October 4, 2019 / 10:59 AM / 17 days ago

UPDATE 3-Euro zone bond yields steady, US jobs data takes edge off recession fears

* US data shows modest jobs growth in Sept

* Euro zone bond yields steady, set for 3rd week of falls

* Euro zone periphery govt bond yields tmsnrt.rs/2ii2Bqr (Updates prices to close, adds chart, bullets)

By Olga Cotaga and Dhara Ranasinghe

LONDON, Oct 4 (Reuters) - Euro zone government bond yields were set to fall for a third week on Friday, steadying on the day as data showed U.S. jobs growth increased modestly in September.

The U.S. jobs numbers were in the spotlight after a string of weak data this week, including a plunge in manufacturing activity to a more than 10-year low in September and a sharp slowdown in services industry growth to levels last seen in 2016, which heightened investors’ recession fears.

Friday’s data showed nonfarm payrolls increased by 136,000 jobs last month. August data was revised to show 168,000 jobs created instead of the previously reported 130,000.

“The lower ISM (manufacturing and services) numbers led markets to fear an upcoming recession. We do not expect it for the next two quarters,” said Florian Ielpo, head of macroeconomic research at Unigestion.

“The job report is a confirmation of that: not only the number of job creations is in line with the past 12 months and 3 years (about 140k) but also, in its composition.”

Euro zone bond yields inched higher after the data, but the move was not big enough to reverse Thursday’s sharp falls in yields, leaving the bond market little changed as the session ended.

Most 10-year bond yields in the currency bloc were largely steady on the day. Germany’s 10-year bond yield was flat at -0.59%, above session lows but still on track for a third straight week of declines.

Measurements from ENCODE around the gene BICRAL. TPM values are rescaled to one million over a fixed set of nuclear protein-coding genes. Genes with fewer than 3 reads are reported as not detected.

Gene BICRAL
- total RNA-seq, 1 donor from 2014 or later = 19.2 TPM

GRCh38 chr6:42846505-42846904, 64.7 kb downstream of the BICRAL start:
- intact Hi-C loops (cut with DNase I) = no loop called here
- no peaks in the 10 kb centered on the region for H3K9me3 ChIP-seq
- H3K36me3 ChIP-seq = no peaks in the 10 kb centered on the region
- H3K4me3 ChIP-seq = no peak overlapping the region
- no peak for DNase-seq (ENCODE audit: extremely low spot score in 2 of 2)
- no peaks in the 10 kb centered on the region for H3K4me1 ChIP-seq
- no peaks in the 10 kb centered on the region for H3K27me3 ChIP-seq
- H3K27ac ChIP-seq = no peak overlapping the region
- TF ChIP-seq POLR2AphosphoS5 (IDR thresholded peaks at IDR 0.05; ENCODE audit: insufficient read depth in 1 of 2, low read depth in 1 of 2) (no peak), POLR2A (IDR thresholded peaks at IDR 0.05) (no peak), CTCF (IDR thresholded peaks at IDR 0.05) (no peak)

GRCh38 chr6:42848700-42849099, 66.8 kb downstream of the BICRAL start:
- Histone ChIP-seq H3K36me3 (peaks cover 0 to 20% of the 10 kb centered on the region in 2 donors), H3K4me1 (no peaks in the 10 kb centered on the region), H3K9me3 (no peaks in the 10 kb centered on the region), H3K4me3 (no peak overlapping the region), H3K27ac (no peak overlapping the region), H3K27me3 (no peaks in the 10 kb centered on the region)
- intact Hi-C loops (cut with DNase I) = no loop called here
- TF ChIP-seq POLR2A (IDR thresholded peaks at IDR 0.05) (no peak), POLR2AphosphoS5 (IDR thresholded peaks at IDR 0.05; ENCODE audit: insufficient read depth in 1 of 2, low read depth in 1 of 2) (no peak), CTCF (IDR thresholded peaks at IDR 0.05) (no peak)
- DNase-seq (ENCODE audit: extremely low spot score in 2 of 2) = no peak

Bonds had rallied on Thursday, sending yields lower, after the United States said it would impose 10% tariffs on European-made Airbus planes and 25% duties on European products such as French wine, as punishment for illegal EU aircraft subsidies.

This has prompted the European Union to consider taking retaliatory measures, German Foreign Minister Heiko Maas said on Friday.

A euro zone bond rally had stalled earlier in the week - while U.S. Treasury yields tumbled - as concern grew that the European Central Bank had only limited room to boost growth and inflation. But dismal economic data in the United States revived fears of recession and pushed euro zone yields back down.

The steep decline in U.S. bond yields this week has left the gap between two-year U.S. and German yields at its tightest since late 2017 at around 210 basis points.

Revised data on Friday showing the Italian economy grew slightly more than previously reported in the first half of this year aided sentiment towards the euro zone.

Elsewhere, Italy was ready to issue its first new dollar bond in nearly a decade, sources told Reuters on Thursday. The sale may be announced as early as next week.

Credit rating agency DBRS is expected to review its positive-outlook rating for Portugal on Friday night, two days ahead of a parliamentary election in which Prime Minister Antonio Costa is expected to win a second term.

Reporting by Olga Cotaga and Dhara Ranasinghe; Editing by Catherine Evans, Mark Potter and Gareth Jones

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